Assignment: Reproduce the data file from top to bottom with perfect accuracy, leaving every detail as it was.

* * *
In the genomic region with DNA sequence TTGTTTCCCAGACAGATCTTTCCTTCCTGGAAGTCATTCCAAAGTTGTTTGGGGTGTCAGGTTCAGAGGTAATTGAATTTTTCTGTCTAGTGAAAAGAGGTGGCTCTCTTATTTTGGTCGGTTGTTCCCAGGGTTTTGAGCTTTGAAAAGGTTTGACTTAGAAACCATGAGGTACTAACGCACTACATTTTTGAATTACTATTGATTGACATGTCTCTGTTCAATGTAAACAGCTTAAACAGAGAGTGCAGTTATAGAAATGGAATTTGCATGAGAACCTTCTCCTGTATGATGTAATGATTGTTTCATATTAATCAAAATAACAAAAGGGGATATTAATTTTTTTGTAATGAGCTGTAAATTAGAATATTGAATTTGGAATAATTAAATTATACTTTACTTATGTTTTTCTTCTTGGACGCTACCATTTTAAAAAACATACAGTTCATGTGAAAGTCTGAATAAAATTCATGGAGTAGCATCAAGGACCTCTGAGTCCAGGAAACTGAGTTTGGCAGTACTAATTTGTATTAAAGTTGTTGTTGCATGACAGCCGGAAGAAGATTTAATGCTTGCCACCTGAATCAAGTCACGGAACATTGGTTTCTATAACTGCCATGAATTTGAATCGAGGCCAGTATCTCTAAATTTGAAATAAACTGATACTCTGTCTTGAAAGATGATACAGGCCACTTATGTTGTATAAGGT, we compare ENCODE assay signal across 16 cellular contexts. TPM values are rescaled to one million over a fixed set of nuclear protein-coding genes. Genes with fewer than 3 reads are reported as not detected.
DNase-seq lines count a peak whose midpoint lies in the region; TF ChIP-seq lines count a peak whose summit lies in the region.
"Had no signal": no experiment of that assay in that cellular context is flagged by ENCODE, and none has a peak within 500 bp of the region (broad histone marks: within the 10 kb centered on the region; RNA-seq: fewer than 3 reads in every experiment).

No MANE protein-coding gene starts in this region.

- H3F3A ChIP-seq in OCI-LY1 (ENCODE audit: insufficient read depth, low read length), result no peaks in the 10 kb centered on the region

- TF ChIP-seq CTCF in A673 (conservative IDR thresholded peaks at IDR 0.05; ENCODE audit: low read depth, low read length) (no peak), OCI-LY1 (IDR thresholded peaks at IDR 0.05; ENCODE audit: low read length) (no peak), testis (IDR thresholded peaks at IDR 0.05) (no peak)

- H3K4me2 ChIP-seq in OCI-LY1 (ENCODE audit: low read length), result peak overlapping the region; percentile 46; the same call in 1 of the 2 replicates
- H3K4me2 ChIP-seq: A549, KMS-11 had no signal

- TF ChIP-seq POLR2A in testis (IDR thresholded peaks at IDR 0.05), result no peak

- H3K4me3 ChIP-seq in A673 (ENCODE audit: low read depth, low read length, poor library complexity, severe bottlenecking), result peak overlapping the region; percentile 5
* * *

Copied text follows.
In the genomic region with DNA sequence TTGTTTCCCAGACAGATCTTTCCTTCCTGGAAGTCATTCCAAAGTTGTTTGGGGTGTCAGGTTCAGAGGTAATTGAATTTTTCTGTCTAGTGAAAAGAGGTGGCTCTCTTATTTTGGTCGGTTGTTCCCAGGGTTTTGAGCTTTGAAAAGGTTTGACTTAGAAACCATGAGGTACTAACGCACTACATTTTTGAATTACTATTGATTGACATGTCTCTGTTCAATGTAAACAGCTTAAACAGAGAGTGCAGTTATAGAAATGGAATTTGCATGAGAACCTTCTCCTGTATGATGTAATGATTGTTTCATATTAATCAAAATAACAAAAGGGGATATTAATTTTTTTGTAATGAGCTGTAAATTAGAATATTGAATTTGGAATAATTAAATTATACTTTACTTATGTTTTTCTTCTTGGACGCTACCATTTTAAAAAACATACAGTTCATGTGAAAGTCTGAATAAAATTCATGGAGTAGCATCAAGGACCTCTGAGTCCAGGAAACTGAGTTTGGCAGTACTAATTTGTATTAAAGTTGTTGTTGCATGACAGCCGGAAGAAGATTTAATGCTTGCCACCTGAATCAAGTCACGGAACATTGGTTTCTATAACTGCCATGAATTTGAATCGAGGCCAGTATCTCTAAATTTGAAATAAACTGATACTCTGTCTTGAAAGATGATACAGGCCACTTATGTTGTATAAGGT, we compare ENCODE assay signal across 16 cellular contexts. TPM values are rescaled to one million over a fixed set of nuclear protein-coding genes. Genes with fewer than 3 reads are reported as not detected.
DNase-seq lines count a peak whose midpoint lies in the region; TF ChIP-seq lines count a peak whose summit lies in the region.
"Had no signal": no experiment of that assay in that cellular context is flagged by ENCODE, and none has a peak within 500 bp of the region (broad histone marks: within the 10 kb centered on the region; RNA-seq: fewer than 3 reads in every experiment).

No MANE protein-coding gene starts in this region.

- H3F3A ChIP-seq in OCI-LY1 (ENCODE audit: insufficient read depth, low read length), result no peaks in the 10 kb centered on the region

- TF ChIP-seq CTCF in A673 (conservative IDR thresholded peaks at IDR 0.05; ENCODE audit: low read depth, low read length) (no peak), OCI-LY1 (IDR thresholded peaks at IDR 0.05; ENCODE audit: low read length) (no peak), testis (IDR thresholded peaks at IDR 0.05) (no peak)

- H3K4me2 ChIP-seq in OCI-LY1 (ENCODE audit: low read length), result peak overlapping the region; percentile 46; the same call in 1 of the 2 replicates
- H3K4me2 ChIP-seq: A549, KMS-11 had no signal

- TF ChIP-seq POLR2A in testis (IDR thresholded peaks at IDR 0.05), result no peak

- H3K4me3 ChIP-seq in A673 (ENCODE audit: low read depth, low read length, poor library complexity, severe bottlenecking), result peak overlapping the region; percentile 5